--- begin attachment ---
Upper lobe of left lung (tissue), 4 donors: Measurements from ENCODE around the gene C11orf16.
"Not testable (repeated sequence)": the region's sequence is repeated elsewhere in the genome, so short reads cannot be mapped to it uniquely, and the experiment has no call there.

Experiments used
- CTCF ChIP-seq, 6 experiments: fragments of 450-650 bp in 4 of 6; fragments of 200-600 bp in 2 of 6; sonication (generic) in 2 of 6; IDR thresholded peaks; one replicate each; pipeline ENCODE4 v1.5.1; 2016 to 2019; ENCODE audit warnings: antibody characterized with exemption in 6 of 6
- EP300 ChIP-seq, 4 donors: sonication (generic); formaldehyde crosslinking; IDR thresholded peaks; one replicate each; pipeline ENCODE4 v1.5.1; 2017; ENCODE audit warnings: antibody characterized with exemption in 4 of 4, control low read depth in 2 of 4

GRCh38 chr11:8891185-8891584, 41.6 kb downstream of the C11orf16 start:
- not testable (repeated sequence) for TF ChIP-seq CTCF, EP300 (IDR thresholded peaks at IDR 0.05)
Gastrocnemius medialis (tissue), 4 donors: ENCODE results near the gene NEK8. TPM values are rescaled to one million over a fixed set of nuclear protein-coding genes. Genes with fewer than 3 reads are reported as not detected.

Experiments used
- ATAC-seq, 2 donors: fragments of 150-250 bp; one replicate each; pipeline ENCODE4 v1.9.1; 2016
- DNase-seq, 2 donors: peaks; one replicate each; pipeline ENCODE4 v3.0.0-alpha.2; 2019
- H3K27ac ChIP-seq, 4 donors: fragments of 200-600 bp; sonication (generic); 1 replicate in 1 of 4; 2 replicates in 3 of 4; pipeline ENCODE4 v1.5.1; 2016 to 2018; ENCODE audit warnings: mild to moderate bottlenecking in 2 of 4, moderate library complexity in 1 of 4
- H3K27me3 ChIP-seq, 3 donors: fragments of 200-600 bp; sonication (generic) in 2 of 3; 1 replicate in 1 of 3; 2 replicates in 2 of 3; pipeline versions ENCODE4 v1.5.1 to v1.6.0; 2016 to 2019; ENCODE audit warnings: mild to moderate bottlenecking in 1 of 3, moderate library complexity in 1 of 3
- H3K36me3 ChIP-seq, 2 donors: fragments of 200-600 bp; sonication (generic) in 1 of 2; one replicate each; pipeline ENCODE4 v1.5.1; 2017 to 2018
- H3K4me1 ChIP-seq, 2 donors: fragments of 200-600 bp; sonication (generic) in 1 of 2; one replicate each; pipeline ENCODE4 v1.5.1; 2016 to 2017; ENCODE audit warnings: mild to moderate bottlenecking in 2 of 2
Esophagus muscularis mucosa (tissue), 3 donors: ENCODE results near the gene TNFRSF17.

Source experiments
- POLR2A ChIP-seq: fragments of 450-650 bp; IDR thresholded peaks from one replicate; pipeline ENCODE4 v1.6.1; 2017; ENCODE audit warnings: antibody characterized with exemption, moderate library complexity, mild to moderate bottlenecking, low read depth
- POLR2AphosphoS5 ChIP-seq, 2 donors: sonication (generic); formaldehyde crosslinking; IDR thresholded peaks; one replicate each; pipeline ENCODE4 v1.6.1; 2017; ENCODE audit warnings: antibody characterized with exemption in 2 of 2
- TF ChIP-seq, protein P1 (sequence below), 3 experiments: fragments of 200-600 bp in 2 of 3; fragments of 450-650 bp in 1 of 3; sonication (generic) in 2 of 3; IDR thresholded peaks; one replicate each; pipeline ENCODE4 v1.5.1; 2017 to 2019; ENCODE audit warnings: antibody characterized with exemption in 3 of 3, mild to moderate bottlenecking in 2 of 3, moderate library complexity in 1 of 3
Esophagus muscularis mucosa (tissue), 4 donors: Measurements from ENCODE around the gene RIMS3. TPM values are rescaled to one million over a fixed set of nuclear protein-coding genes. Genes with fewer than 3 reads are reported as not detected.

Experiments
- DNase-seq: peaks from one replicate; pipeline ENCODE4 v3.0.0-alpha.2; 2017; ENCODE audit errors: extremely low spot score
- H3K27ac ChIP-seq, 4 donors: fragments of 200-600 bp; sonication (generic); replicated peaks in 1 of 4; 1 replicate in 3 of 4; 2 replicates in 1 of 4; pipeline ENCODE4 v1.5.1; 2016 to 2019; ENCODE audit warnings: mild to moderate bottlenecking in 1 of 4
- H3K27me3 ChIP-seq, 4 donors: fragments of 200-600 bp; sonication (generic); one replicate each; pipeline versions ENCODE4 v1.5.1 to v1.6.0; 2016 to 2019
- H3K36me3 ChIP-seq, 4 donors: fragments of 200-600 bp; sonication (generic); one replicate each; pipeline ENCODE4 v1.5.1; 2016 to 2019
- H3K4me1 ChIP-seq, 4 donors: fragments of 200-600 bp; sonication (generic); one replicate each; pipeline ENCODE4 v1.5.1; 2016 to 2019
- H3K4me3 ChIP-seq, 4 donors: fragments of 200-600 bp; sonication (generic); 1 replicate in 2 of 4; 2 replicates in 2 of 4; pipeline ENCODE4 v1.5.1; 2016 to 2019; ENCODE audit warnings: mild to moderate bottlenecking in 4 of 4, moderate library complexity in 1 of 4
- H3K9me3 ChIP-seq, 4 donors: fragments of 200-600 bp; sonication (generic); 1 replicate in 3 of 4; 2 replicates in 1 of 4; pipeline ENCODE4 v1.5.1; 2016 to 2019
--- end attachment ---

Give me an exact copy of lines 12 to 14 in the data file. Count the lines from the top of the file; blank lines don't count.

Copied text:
- H3K27ac ChIP-seq, 4 donors: fragments of 200-600 bp; sonication (generic); 1 replicate in 1 of 4; 2 replicates in 3 of 4; pipeline ENCODE4 v1.5.1; 2016 to 2018; ENCODE audit warnings: mild to moderate bottlenecking in 2 of 4, moderate library complexity in 1 of 4
- H3K27me3 ChIP-seq, 3 donors: fragments of 200-600 bp; sonication (generic) in 2 of 3; 1 replicate in 1 of 3; 2 replicates in 2 of 3; pipeline versions ENCODE4 v1.5.1 to v1.6.0; 2016 to 2019; ENCODE audit warnings: mild to moderate bottlenecking in 1 of 3, moderate library complexity in 1 of 3
- H3K36me3 ChIP-seq, 2 donors: fragments of 200-600 bp; sonication (generic) in 1 of 2; one replicate each; pipeline ENCODE4 v1.5.1; 2017 to 2018